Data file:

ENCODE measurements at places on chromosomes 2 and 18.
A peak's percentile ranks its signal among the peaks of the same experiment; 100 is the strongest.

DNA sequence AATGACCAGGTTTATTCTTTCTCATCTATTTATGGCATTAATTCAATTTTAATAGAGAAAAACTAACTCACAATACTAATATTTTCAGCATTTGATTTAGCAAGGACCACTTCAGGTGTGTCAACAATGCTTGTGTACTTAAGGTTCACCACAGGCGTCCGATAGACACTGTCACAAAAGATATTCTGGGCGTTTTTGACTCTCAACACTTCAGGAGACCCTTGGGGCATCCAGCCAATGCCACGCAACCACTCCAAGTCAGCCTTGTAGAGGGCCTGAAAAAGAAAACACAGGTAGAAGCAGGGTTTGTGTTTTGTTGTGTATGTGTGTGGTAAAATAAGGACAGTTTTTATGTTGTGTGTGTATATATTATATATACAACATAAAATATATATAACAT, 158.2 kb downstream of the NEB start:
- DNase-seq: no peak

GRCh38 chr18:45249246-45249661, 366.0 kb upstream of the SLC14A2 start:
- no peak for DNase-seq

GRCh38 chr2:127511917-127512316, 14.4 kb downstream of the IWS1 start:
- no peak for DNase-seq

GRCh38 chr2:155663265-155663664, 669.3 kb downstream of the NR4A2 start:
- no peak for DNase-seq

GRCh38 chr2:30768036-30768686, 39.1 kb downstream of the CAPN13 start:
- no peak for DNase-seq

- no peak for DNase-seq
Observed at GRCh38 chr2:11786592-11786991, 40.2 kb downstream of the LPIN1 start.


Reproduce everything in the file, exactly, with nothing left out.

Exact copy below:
ENCODE measurements at places on chromosomes 2 and 18.
A peak's percentile ranks its signal among the peaks of the same experiment; 100 is the strongest.

DNA sequence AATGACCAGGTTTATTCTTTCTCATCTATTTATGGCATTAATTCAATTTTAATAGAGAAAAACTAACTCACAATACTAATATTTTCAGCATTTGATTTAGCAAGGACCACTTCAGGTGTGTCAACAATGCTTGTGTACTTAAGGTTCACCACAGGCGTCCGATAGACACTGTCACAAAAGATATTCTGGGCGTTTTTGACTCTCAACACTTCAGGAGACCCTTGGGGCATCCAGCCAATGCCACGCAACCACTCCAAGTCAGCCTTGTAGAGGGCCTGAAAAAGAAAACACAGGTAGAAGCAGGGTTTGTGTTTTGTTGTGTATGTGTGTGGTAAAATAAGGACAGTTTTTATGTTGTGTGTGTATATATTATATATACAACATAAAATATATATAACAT, 158.2 kb downstream of the NEB start:
- DNase-seq: no peak

GRCh38 chr18:45249246-45249661, 366.0 kb upstream of the SLC14A2 start:
- no peak for DNase-seq

GRCh38 chr2:127511917-127512316, 14.4 kb downstream of the IWS1 start:
- no peak for DNase-seq

GRCh38 chr2:155663265-155663664, 669.3 kb downstream of the NR4A2 start:
- no peak for DNase-seq

GRCh38 chr2:30768036-30768686, 39.1 kb downstream of the CAPN13 start:
- no peak for DNase-seq

- no peak for DNase-seq
Observed at GRCh38 chr2:11786592-11786991, 40.2 kb downstream of the LPIN1 start.